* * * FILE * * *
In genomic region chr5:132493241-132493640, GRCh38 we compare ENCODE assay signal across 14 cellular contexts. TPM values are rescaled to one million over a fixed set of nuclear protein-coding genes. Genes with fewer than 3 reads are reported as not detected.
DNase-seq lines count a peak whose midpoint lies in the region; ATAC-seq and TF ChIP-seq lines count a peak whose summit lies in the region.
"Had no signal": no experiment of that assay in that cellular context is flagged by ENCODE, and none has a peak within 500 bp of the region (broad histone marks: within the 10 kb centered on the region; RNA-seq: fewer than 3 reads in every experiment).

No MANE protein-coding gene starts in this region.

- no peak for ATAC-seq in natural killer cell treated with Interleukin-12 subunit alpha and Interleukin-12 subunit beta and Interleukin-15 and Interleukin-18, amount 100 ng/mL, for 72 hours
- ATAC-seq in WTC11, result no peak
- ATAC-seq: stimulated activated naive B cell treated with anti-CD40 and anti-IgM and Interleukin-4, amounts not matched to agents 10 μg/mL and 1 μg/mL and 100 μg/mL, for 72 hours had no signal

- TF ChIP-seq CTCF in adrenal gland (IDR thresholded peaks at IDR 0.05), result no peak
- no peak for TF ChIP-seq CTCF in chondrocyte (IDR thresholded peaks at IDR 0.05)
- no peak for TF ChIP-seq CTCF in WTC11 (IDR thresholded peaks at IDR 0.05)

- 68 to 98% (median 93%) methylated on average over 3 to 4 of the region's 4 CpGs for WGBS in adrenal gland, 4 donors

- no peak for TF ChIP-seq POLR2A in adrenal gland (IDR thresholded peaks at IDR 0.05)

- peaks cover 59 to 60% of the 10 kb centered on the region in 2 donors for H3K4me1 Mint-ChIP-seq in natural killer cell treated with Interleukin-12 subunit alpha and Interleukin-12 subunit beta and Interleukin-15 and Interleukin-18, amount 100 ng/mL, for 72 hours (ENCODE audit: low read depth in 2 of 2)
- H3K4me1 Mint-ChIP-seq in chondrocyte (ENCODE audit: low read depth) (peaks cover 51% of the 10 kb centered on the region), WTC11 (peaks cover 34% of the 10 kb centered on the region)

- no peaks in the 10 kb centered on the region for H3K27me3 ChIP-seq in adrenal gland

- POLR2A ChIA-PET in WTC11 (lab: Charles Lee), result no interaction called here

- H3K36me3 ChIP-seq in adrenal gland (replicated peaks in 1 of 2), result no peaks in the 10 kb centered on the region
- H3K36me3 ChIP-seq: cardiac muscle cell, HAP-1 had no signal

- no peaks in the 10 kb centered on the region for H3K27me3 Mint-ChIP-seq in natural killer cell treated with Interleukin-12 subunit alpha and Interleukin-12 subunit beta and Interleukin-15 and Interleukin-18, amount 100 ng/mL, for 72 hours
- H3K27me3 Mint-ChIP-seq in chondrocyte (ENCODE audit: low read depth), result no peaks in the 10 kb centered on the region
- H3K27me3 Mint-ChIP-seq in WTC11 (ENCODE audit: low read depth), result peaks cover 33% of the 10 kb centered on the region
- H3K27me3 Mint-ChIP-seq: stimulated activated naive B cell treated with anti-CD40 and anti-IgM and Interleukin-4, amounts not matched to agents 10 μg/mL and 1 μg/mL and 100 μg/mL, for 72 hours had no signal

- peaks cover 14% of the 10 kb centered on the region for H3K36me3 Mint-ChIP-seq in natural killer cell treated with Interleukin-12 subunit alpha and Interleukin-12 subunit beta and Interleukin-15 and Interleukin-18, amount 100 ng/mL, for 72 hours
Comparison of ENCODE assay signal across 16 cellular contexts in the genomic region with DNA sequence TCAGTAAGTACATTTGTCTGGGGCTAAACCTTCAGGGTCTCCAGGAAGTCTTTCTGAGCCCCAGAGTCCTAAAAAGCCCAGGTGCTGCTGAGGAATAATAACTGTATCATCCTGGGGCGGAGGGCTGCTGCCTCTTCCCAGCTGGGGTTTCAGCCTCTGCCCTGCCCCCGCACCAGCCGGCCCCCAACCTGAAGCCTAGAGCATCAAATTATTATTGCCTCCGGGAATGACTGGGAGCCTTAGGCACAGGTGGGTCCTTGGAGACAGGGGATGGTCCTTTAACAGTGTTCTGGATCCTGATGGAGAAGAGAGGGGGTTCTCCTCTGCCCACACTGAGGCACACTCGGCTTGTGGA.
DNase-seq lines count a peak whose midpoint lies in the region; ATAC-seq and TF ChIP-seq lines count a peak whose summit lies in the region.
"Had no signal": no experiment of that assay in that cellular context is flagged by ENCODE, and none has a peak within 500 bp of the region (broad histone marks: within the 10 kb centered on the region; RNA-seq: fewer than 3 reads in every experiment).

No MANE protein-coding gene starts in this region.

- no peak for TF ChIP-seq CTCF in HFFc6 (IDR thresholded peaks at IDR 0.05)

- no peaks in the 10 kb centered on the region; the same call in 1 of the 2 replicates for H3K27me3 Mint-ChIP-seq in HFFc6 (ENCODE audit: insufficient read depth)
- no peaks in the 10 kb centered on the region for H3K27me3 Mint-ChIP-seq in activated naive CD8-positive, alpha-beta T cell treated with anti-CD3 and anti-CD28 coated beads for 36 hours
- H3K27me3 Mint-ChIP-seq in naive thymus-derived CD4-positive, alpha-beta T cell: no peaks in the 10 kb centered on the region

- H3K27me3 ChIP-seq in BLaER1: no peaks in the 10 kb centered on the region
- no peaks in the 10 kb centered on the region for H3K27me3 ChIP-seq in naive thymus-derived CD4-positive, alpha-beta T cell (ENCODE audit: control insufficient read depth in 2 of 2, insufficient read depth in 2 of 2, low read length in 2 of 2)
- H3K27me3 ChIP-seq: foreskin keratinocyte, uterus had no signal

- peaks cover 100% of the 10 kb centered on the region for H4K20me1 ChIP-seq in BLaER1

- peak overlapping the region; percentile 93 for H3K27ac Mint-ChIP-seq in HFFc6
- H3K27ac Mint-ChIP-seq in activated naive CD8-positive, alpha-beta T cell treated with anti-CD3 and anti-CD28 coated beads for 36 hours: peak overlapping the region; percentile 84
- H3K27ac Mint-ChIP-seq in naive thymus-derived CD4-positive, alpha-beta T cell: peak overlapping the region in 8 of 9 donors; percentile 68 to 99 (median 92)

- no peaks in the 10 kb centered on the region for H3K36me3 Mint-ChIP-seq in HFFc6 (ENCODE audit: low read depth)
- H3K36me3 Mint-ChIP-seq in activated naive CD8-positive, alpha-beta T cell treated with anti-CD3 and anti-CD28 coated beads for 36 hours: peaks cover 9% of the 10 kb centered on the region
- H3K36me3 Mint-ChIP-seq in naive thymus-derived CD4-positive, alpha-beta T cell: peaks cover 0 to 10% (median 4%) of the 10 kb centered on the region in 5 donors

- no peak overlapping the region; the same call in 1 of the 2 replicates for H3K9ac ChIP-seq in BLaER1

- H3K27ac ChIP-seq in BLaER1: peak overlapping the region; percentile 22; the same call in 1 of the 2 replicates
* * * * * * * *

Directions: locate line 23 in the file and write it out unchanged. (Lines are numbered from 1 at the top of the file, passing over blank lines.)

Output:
- peaks cover 14% of the 10 kb centered on the region for H3K36me3 Mint-ChIP-seq in natural killer cell treated with Interleukin-12 subunit alpha and Interleukin-12 subunit beta and Interleukin-15 and Interleukin-18, amount 100 ng/mL, for 72 hours